Japan Geoscience Union Meeting 2015

Presentation information


Symbol M (Multidisciplinary and Interdisciplinary) » M-IS Intersection

[M-IS34] Paleoclimatology and paleoceanography

Thu. May 28, 2015 2:15 PM - 4:00 PM 301A (3F)

Convener:*Kazuyoshi Yamada(Museum of Natural and Environmental history, Shizuoka), Minoru Ikehara(Center for Advanced Marine Core Research, Kochi University), Tomohisa Irino(Faculty of Environmental Earth Science, Hokkaido University), Akira Oka(Atmosphere and Ocean Research Institute, The University of Tokyo), Yusuke Okazaki(Department of Earth and Planetary Sciences, Graduate School of Science, Kyushu University), Ikuko Kitaba(Research Centre for Palaleoclimatology, Ritsumeikan University), Akihisa Kitamura(Institute of Geosciences, Faculty of Science, Shizuoka University), Masaki Sano(Research Institute for Humanity and Nature), Takeshi Nakagawa(Ritsumeikan University), Akira Hayashida(Department of Environmental Systems Science, Doshisha University), Chair:Ikuko Kitaba(Research Centre for Palaleoclimatology, Ritsumeikan University)

3:45 PM - 4:00 PM

[MIS34-16] Centennial-scale variability in lower trophic level productions off Tomakomai, Hokkaido

*Michinobu KUWAE1, Mako KIYOTO1, Takuya SAGAWA2, Masanobu YAMAMOTO3, Yugo NAKAMURA4, Yukinori TANI5, Narumi TSUGEKI6, Hiroji OHNISHI7, Minoru IKEHARA8 (1.Center for Marine Environmental Studies, 2.Faculty of Sciences, Kyushu University, 3.Faculty of Environmental Earth Science, Hokkaido University, 4.Institute of Seismology and Volcanology, Faculty of Science, Hokkaido University, 5.Graduate Division of Nutritional and Environmental Sciences, University of Shizuoka, 6.Matsuyama University The Faculty of Law, 7.Graduate School of Fisheries Sciences, Hokkaido University, 8.Center for Advanced Marine Core Research , Kochi Univ)

Keywords:centennial variability, lower trophic level production, Coastal Oyashio, nutrients, PDO

Nutrients in the surface marine waters support lower trophic productivity and fisheries productivity through food webs. In the latter of 20th century, nutrient levels represented by PO4 showed a decreasing trend in the western North Pacific (Limsakul et al., 2001; Minobe, 2013; Tadokoro et al., 2009). This decreasing trend is the largest rates in the world ocean; decreases in productivity of lower trophic levels have also been reported in this area (Boyce et al., 2010; Tadokoro et al., 2009). The decreasing trend of nutrients may be attributed to intensification of subtropical gyre circulation and Kuroshio-Oyashio Extension due to global warming; the effect extends basin-wide (Minobe, 2013). Heretofore, it is unclear that this nutrient decreasing trend results from global warming or is in case of natural variability. Understanding to what extent nutrient depletion due to natural variability contributes to this decreasing trend is important to predict oligotrophication in the North Pacific in the 21st century. However, only 40-year records from observations of nutrients have prevented us from unraveling patterns of long-term natural variability and its amplitude. Here we present long-term record of nutrient levels in the Coatal Oyashio region, western North Pacific, by using proxies of lower trophic levels which sensitively responds to nutrient levels, in order to elucidate long-term natural variability of nutrients and its amplitude.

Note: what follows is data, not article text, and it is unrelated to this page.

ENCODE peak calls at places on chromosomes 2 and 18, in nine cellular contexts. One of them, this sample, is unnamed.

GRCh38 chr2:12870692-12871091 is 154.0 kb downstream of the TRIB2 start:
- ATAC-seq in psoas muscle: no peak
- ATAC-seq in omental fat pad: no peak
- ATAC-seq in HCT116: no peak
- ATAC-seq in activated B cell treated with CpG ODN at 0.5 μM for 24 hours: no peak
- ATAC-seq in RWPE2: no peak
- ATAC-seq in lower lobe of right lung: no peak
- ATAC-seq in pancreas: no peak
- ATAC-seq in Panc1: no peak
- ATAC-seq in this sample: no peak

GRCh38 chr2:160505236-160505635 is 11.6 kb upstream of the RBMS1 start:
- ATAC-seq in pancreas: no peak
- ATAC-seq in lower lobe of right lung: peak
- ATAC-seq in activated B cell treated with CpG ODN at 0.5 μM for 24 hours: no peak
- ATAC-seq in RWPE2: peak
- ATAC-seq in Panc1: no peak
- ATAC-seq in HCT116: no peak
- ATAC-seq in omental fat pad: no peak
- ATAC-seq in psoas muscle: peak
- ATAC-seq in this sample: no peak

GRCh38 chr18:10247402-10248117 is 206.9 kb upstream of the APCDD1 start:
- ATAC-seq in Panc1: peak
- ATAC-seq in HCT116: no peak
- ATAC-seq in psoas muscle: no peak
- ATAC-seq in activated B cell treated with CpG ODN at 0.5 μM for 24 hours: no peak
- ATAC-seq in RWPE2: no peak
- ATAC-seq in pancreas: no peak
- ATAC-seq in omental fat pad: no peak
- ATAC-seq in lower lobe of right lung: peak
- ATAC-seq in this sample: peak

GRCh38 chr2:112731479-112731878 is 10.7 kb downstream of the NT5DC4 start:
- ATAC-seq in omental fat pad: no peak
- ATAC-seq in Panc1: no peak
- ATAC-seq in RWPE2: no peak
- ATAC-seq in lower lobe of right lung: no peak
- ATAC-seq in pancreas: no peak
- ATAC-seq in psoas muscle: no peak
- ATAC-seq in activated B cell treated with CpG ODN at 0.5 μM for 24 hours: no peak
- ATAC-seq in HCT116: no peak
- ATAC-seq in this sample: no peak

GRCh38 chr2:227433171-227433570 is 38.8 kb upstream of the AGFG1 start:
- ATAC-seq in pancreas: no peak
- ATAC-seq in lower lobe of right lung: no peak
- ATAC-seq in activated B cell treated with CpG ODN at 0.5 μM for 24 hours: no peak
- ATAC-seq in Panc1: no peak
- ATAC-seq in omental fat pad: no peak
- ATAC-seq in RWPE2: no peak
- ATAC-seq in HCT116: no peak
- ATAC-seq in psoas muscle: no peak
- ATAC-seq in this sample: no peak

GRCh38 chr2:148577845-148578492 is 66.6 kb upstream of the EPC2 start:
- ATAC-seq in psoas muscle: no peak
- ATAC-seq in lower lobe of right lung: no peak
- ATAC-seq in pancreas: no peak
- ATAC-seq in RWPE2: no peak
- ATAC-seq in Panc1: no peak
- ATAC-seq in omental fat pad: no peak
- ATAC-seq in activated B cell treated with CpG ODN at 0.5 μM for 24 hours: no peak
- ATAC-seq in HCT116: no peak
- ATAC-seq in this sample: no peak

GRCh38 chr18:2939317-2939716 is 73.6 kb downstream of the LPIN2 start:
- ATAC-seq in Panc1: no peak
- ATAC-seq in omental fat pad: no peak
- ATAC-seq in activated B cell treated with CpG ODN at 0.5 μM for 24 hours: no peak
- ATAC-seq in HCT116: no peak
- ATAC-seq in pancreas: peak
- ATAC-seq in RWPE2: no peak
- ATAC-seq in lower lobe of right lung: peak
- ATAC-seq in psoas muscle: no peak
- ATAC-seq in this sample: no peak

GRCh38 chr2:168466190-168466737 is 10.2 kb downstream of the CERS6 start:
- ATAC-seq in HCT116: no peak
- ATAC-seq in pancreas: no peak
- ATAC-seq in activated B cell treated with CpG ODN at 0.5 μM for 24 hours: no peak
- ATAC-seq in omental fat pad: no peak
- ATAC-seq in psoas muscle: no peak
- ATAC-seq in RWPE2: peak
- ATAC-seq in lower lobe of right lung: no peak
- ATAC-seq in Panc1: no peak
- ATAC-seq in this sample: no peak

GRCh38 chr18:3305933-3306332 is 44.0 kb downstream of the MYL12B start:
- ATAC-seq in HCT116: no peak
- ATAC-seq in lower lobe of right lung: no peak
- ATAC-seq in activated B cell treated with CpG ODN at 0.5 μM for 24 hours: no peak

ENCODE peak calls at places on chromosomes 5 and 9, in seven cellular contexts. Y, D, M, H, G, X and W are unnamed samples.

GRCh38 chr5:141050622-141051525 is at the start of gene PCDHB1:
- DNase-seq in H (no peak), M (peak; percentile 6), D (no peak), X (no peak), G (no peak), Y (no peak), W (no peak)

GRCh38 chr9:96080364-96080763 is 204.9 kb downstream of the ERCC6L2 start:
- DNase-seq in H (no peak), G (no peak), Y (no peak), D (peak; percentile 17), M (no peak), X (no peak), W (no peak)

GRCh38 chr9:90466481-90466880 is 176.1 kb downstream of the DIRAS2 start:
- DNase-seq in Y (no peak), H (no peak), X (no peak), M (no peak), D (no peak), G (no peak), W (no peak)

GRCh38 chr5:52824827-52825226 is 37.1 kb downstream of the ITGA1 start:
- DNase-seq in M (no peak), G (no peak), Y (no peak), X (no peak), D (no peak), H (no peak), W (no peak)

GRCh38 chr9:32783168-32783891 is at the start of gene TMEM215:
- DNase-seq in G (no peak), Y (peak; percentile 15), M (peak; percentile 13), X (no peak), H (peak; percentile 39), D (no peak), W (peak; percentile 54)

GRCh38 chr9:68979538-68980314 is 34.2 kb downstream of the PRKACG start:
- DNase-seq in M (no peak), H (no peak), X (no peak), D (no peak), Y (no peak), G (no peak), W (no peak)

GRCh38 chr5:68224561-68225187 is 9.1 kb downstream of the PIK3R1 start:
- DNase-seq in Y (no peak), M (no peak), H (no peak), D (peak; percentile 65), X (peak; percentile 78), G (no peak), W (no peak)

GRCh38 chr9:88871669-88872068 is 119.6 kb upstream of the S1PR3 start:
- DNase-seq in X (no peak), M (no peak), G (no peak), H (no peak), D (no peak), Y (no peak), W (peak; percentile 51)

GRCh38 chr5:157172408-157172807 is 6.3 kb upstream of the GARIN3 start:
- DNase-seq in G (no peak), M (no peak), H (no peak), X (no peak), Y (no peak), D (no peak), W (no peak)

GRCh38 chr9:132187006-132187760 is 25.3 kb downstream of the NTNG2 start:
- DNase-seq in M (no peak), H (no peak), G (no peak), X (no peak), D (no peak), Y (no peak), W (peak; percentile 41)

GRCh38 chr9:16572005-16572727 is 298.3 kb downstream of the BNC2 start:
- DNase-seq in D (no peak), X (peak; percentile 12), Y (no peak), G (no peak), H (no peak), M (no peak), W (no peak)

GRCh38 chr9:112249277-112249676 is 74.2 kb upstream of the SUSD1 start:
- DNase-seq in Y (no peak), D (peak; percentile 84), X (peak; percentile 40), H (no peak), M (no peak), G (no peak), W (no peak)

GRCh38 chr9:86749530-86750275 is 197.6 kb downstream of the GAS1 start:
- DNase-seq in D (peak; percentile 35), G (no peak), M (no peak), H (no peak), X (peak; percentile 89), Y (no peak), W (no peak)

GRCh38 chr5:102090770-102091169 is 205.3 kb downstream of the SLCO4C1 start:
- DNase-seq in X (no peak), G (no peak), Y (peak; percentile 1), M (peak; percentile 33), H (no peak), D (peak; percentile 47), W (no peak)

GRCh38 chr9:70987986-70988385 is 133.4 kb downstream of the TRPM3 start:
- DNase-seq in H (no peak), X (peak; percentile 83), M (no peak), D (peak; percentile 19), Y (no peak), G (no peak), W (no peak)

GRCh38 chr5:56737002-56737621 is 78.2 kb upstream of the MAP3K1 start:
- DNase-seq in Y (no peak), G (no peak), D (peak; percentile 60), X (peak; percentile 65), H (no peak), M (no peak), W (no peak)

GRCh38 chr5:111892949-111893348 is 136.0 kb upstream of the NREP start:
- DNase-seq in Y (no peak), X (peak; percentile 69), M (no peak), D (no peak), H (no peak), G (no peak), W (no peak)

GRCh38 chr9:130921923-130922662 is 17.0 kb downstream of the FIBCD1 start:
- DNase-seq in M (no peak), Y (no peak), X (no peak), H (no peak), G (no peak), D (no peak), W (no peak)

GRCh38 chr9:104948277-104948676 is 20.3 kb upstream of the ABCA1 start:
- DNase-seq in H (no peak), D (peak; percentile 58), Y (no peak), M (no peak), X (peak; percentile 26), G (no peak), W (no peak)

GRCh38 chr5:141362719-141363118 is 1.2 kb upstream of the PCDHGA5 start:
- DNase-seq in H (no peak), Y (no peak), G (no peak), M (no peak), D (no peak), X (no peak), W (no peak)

Results of biogenic opal, algal- and zooplankton-derived pigments showed centennial- or millennial-scale variability for the last 3000 years. Based on flux of biogenic opal, chlorophyll a + derivatives and SCEs, the centennial-scale variability caused depletions from a peak to a trough by 19-42%, 12-19% and 11-65%, respectively. This indicates that diatom productions have substantially varied on centennial timescales. Assuming that amplitude of the diatom production variations was directly attributed to nutrient levels, the depletions on centennial timescales is as large magnitude as that in PO4 (23%) in the late 20th century. The biogenic opal flux is low level at present and the decreasing trend since 19th century is considered to be part of centennial natural variability. Similar centennial-scale variability is also found in the sardine fossil scale records from Japan and off California, records of salmon abundance from Alaska, and PDO index reconstructed from tree ring width from the North America. Centennial climate changes over the Pacific may be associated with the centennial variability in the biological productivity in each region of the North Pacific and PDO. Further studies on this centennial natural variability, including a network of more productivity reconstructions in the western North Pacific and the driving mechanisms, are needed for long-term predictions of nutrient level and fisheries productions.